Who “Moved” the Position of a U.S. Navy Ship From Odessa to Crimea?

Singapore freight forwarders – Star Concord

In June, a UK Royal Navy destroyer and Dutch Royal Navy ship safely moored in Odessa, Ukraine, were spoofed to locations off-shore of a Russian naval base on Crimea.

One week later, it was a US Navy ship moored in the same port that was spoofed (above).

These are interesting cases in several ways.

First, how was it done?

  • No other vessels seem to have been impacted, so this is much different from the wide-area spoofing the Russians have long conducted in the area.
  • It could have been highly targeted GPS spoofing that only impacted the three ships. But the three ships were in port alongside a pier. Did they even have their GPS and AIS activated?
  • It could be that typical GPS spoofing had nothing to do with it and it was just AIS signals that were imitated and detected by satellites.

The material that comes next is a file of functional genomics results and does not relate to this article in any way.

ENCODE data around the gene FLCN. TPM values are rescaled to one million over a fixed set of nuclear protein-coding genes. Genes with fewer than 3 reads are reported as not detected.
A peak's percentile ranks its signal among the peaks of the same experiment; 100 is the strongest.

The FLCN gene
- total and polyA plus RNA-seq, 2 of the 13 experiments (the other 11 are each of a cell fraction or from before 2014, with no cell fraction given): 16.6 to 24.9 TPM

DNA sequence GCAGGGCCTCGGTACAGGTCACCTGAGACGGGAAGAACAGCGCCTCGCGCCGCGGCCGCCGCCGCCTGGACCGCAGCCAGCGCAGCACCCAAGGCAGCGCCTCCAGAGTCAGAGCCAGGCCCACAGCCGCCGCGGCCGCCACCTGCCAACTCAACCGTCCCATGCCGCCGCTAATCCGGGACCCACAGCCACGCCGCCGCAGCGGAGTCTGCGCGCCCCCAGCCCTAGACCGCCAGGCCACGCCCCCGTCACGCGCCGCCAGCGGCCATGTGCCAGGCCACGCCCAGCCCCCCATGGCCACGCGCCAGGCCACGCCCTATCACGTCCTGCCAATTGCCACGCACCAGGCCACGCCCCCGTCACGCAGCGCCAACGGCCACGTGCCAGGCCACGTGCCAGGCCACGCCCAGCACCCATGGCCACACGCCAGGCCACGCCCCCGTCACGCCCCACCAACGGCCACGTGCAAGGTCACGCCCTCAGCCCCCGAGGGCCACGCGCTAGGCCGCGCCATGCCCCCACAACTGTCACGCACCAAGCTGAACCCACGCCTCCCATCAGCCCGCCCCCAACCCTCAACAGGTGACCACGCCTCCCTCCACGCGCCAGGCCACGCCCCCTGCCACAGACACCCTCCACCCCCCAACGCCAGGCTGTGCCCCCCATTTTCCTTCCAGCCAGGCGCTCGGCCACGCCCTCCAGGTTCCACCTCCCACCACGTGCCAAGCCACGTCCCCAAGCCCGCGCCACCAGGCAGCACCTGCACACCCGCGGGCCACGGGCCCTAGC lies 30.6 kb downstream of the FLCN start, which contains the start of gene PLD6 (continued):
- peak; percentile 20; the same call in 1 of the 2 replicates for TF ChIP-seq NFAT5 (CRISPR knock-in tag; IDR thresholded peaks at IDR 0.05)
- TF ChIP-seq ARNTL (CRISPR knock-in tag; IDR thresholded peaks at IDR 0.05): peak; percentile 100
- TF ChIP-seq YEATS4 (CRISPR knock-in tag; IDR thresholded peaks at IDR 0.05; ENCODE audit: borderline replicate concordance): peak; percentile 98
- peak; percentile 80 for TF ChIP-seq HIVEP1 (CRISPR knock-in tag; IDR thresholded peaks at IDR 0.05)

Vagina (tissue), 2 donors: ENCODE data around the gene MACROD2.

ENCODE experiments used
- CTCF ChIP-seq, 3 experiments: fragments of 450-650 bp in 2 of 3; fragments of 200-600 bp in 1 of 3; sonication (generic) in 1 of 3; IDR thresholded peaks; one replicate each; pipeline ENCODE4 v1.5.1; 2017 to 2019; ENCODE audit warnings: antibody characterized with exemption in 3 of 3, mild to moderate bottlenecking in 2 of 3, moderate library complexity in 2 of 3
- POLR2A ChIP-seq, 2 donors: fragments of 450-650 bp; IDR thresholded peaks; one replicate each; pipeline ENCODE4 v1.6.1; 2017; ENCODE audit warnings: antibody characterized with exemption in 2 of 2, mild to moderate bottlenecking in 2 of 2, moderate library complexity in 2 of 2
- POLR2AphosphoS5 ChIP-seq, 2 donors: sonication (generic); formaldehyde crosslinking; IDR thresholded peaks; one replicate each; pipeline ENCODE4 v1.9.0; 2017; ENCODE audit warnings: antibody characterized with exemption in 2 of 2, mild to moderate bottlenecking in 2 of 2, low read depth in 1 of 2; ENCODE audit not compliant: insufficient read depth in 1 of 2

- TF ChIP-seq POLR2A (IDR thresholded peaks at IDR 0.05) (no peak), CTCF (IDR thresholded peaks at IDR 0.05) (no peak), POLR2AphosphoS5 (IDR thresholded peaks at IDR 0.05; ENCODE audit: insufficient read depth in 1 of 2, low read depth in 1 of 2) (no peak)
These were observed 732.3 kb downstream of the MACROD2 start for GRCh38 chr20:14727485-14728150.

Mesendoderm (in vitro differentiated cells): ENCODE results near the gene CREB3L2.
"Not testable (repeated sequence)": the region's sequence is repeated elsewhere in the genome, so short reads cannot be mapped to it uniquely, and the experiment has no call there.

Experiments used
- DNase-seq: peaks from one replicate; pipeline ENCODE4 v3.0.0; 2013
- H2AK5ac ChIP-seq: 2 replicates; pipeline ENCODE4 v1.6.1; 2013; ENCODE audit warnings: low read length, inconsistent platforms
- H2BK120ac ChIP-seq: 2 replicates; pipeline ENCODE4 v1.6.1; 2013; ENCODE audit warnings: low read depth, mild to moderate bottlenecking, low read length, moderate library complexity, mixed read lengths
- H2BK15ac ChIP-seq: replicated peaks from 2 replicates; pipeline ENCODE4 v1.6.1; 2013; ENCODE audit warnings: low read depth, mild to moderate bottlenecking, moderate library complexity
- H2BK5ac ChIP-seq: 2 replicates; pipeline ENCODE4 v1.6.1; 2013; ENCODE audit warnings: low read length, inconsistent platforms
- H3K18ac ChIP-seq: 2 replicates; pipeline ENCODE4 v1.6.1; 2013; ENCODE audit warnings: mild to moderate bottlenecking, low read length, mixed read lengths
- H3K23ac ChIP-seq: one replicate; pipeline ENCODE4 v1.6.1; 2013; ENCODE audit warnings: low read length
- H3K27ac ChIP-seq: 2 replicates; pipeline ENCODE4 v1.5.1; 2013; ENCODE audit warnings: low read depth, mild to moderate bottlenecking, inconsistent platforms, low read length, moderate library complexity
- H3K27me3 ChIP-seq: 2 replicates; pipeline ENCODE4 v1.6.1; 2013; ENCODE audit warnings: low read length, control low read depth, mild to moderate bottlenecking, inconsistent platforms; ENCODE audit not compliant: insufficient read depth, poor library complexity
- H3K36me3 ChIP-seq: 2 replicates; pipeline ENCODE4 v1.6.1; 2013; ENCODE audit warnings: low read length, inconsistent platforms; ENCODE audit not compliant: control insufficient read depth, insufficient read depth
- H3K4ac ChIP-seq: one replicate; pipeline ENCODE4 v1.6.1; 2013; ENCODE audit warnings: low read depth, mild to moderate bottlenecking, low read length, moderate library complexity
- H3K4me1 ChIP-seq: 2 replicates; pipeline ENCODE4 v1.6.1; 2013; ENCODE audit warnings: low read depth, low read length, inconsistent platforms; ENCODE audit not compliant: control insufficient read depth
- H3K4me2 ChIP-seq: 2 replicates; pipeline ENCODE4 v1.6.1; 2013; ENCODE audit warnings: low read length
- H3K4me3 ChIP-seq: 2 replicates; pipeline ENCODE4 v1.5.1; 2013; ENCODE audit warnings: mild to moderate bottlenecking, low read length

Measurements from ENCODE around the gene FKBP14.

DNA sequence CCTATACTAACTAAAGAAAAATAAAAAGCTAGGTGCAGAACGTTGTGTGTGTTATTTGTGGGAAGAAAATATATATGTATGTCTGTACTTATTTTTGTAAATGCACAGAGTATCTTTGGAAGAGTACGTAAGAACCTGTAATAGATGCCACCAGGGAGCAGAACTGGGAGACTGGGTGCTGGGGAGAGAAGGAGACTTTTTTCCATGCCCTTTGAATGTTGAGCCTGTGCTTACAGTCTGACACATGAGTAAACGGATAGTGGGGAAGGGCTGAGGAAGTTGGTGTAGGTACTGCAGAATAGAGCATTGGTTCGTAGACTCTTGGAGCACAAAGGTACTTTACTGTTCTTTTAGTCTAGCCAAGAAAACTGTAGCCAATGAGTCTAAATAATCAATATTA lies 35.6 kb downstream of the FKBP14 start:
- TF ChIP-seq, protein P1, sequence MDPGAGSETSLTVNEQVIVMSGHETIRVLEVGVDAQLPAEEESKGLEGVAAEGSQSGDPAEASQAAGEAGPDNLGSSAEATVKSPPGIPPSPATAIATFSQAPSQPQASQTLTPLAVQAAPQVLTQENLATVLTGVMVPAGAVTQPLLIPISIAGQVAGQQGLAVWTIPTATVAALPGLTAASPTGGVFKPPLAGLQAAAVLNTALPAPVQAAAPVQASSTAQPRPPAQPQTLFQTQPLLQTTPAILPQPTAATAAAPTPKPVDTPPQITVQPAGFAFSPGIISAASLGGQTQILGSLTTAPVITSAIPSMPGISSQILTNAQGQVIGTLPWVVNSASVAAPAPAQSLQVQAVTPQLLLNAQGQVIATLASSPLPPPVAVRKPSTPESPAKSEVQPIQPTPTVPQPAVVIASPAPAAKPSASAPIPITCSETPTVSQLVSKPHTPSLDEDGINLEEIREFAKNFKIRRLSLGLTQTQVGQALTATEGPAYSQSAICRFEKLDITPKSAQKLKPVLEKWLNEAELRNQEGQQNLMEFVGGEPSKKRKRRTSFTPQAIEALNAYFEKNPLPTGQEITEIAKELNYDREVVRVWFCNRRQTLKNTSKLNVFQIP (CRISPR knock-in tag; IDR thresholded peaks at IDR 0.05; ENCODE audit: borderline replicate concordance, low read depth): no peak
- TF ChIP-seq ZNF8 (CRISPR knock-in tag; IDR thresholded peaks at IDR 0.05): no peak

• It is possible that the AIS equipment aboard the three ships was programmed by the ships’ crews to transmit the false information.

Second, who did it?

  • The Russians are clearly capable of doing this. They have regularly spoofed large numbers of vessels in the Black Sea over the last five years. This was a bit different as only one or two vessels were impacted, but it is not much of an additional challenge.
  • The NATO (UK, Dutch, US) crews could have done it. They certainly had access to the equipment and the ability to do it.
  • It could have been a third party. Perhaps a bit more of a challenge, but not a particularly heavy lift for a reasonably competent RF hacker.

Third, why was it done?

  • If it was the Russians, it was likely yet another demonstration of their impressive electronic warfare capability and a chance to show dominance over the West
  • It it was the NATO ship crews, perhaps it was a way of nettling the Russians without the trouble of having to actually sail by. It could also have been an attempt to confuse them with a feint. The UK ship, HMS Defender, actually sailed somewhat close to the spoofed route several days later and was harassed by Russian forces. 
  • If it was a third party, perhaps it was just to cause confusion, hate, and discontent. In the 1997 James Bond film “Tomorrow Never Dies,” the super-villian spoofs a Royal Navy ship into Chinese waters to provoke an armed conflict (see clip below).

Fair use / CMSI

This article appears courtesy of the Resilient Navigation and Timing Foundation, and it may be found in its original form here

Go to Source